The New Covenant People of God and Arminianism (2)

Dr. Alan DunnDr. Alan J. Dunn

The Sovereign Purpose of God

Returning to Jeremiah 31:31-34, we see that the New Covenant is not like the Old Covenant which they broke although I was a husband to them (Jer 31:32). How did Israel break the Old Covenant? By their persistent idolatry (see Jer 11:10; 22:8-9) which brought God’s covenant curses upon the theocratic nation (see Deut 27-28). Unlike the New Covenant, the Old Covenant was conditional and dependent upon the obedience of the nation: IF you will obey… THEN you shall be My possession (Exo 19:4-6). However, there were unconditional aspects to God’s dealings with Old Covenant Israel. For example, God’s previous unconditional promise of the coming Seed in Genesis 3:151 was given to Abraham who received it simply by faith (Gen 15:6). In the Old Covenant there continued to be a remnant who, like Abraham, received God’s promises by faith. The promise of the Seed was again reiterated unconditionally to David (2 Sam 7:12-16).2 Indeed, the Lord repeatedly told Israel that He came to them in grace because of His faithfulness to Abraham, not because of anything earned by them.3 Nevertheless, the Mosaic Covenant made with the tribal nation of Israel was a conditional covenant which served a specific purpose in the unfolding of God’s plan of redemption.4
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By | February 4th, 2015|A Closer Look, Arminianism|

The New Covenant People of God and Arminianism1 (1)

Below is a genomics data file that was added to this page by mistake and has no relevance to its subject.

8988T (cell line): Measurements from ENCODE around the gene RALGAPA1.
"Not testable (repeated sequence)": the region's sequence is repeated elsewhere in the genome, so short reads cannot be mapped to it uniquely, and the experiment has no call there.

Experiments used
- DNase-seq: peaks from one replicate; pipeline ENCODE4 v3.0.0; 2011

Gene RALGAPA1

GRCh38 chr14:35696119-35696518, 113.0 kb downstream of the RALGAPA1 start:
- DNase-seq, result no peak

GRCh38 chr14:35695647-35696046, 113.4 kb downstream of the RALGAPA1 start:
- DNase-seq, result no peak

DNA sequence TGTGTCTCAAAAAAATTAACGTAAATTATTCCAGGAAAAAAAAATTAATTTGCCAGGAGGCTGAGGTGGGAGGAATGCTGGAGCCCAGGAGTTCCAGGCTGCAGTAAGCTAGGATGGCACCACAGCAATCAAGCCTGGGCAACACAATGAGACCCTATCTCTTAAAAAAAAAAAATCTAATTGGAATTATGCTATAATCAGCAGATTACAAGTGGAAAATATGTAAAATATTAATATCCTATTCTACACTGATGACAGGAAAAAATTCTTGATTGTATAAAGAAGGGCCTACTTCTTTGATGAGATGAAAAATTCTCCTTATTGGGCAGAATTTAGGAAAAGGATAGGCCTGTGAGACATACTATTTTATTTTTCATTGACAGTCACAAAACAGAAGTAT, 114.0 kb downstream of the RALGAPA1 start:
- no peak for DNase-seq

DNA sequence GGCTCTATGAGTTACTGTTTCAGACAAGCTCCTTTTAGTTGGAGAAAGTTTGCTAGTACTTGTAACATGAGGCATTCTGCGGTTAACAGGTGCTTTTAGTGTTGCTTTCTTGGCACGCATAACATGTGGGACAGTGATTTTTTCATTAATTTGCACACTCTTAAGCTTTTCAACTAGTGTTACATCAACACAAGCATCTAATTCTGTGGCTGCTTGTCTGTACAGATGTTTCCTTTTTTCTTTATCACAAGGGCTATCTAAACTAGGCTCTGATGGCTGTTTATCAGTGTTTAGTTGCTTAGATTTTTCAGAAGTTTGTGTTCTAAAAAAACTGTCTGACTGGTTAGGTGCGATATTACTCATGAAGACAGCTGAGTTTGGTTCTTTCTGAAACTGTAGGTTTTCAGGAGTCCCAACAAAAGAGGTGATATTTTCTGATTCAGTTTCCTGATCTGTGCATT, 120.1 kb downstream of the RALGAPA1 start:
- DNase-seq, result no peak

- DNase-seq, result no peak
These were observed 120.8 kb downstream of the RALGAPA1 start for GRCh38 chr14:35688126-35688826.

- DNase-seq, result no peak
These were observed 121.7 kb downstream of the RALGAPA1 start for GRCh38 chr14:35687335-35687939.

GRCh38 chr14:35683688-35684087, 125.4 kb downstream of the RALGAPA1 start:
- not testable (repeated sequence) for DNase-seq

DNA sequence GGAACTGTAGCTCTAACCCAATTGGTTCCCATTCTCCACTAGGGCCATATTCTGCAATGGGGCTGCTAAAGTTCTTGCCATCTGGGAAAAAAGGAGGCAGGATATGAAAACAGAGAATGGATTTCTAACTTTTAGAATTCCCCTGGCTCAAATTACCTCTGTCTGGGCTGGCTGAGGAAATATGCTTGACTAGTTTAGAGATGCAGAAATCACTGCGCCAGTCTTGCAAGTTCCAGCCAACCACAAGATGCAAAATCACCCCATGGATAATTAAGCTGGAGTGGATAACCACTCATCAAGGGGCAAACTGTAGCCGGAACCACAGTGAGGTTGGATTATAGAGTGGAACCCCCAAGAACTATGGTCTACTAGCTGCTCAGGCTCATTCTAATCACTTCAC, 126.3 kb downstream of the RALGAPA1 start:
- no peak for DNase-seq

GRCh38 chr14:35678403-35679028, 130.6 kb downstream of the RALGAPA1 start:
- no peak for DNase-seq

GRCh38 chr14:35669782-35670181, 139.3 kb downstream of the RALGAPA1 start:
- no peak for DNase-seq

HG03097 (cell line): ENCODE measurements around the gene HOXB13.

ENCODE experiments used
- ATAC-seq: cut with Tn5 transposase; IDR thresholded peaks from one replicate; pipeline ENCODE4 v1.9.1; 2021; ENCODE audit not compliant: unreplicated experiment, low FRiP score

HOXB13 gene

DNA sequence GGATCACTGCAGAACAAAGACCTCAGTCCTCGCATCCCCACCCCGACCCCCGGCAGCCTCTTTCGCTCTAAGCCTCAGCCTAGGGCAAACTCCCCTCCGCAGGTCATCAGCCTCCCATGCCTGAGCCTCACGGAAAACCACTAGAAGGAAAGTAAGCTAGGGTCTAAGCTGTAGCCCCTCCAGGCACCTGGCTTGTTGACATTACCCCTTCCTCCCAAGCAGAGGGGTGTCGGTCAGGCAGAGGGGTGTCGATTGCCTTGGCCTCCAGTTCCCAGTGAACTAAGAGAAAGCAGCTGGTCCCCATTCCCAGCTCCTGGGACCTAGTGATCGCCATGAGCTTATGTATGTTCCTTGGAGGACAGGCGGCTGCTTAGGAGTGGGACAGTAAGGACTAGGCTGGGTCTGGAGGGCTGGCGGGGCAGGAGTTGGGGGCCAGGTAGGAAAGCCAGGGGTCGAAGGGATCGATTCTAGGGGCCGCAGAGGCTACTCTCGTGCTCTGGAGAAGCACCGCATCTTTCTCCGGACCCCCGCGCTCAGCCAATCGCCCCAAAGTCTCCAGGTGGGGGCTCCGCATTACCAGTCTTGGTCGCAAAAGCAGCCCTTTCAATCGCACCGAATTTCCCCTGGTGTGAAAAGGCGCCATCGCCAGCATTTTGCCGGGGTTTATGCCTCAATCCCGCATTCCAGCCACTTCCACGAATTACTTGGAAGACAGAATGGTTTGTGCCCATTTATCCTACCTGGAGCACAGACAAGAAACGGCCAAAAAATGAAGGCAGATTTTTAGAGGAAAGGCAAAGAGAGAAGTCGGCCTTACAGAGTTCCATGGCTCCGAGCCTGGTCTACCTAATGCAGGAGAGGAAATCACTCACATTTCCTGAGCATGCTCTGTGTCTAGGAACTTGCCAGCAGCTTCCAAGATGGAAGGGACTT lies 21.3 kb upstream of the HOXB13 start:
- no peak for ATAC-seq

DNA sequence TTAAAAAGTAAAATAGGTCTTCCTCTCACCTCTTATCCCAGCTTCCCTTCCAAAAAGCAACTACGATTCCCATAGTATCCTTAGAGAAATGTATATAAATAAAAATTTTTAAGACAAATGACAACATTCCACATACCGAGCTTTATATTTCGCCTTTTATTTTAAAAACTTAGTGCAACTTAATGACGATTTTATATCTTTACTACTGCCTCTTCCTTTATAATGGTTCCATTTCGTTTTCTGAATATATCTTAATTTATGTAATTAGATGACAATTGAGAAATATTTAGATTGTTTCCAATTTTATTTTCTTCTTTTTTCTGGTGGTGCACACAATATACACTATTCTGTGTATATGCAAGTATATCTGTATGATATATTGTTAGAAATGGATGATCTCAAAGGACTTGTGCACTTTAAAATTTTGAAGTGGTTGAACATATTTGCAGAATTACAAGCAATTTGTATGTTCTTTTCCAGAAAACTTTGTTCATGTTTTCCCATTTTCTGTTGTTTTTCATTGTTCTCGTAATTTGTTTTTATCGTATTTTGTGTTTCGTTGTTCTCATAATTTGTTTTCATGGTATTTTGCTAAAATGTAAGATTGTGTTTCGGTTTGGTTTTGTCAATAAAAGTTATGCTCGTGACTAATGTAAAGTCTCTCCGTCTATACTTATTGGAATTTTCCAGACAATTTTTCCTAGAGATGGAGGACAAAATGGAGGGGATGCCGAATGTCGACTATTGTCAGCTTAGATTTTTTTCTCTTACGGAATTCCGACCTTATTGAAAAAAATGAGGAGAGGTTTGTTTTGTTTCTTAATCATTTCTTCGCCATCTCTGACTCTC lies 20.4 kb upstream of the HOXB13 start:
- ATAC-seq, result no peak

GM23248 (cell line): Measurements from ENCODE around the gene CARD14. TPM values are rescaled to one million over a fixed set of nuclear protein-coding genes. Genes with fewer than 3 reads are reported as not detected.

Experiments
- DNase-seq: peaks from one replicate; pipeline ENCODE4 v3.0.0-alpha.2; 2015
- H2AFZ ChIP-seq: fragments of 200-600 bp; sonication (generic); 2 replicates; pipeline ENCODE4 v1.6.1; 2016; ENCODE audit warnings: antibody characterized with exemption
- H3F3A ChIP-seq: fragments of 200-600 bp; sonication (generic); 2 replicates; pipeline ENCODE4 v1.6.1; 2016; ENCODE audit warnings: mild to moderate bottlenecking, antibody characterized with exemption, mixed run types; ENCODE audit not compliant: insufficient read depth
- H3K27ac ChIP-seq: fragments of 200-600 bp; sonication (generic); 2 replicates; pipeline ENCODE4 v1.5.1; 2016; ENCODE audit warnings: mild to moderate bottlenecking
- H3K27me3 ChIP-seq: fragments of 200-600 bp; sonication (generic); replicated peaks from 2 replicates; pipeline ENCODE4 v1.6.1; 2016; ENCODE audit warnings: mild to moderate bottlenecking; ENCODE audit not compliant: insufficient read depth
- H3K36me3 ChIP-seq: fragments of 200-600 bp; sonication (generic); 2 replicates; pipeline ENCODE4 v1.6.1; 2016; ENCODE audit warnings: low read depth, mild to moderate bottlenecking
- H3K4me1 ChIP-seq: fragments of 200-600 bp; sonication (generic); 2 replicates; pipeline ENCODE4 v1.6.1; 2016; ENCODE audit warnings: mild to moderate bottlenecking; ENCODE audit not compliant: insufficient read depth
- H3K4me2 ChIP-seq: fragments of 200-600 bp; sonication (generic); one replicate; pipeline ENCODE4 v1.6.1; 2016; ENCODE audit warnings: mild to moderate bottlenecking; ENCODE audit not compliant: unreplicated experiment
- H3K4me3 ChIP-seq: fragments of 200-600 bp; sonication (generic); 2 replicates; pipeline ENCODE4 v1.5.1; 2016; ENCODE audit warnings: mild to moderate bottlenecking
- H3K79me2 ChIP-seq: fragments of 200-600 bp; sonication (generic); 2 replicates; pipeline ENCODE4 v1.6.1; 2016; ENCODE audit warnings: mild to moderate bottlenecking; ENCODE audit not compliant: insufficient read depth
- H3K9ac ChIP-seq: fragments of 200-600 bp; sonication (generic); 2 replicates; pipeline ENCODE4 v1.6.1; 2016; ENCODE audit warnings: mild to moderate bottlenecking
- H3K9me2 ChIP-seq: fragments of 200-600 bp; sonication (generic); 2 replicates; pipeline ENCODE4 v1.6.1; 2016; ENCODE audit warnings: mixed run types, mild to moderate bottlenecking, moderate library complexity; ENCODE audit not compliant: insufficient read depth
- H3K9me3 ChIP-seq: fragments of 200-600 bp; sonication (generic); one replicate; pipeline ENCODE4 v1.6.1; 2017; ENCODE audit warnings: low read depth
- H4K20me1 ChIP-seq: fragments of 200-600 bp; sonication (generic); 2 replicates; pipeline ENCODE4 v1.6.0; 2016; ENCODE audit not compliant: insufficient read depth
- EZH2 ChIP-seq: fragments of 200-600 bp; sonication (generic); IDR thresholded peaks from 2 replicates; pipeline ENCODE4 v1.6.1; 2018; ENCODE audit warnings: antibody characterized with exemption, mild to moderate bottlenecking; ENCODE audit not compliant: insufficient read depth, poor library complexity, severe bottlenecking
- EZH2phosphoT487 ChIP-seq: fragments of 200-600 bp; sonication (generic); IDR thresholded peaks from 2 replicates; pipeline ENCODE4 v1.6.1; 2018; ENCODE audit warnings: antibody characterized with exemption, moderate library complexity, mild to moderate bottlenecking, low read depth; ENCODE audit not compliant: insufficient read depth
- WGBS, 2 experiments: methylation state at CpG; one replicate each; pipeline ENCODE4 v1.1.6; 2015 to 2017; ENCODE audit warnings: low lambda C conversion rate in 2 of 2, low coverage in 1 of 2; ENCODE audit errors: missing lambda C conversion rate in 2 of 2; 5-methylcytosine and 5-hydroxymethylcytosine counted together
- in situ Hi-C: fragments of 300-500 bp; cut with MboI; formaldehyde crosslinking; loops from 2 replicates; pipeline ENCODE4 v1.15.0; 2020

Dr. Alan DunnDr. Alan J. Dunn

Jeremiah 31:31-34 is the only passage in the Old Testament which uses the phrase New Covenant to speak of our present time in Redemptive History. This text describes several main characteristics of the people of God who live in the era of the New Covenant.

“Behold, days are coming,” declares the LORD, “when I will make a new covenant with the house of Israel and with the house of Judah, 32 not like the covenant which I made with their fathers in the day I took them by the hand to bring them out of the land of Egypt, My covenant which they broke, although I was a husband to them,” declares the LORD. 33 “But this is the covenant which I will make with the house of Israel after those days,” declares the LORD, “I will put My law within them and on their heart I will write it; and I will be their God, and they shall be My people. 34 “They will not teach again, each man his neighbor and each man his brother, saying, ‘Know the LORD,’ for they will all know Me, from the least of them to the greatest of them,” declares the LORD, “for I will forgive their iniquity, and their sin I will remember no more.”2

The first article considered the Lord’s description of His New Covenant people as the house of Israel. Dispensational teaching separates Israel from the Church so as to constitute two bona fide peoples of God who each receive their own respective salvations. The New Testament, however, speaks of one people of God and frequently uses Old Covenant vocabulary to describe this New Covenant people. For example, Paul calls the church the Israel of God in Galatians 6:16, and Peter defines the New Covenant church with descriptions used for Old Covenant Israel in 1 Peter 2:9. The second article examined God’s promise, I will put My law within them and on their heart I will write it. Contrary to Antinomianism, which over emphasizes grace to the point of neglecting the legitimate role of the Law in the life of the child of God, Jeremiah 31:33 informs us that the new life given to us by the Holy Spirit is a holy, righteous life which innately inclines us to love God and neighbor, which is to say, to obey God’s Law.
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By | January 28th, 2015|A Closer Look, Arminianism|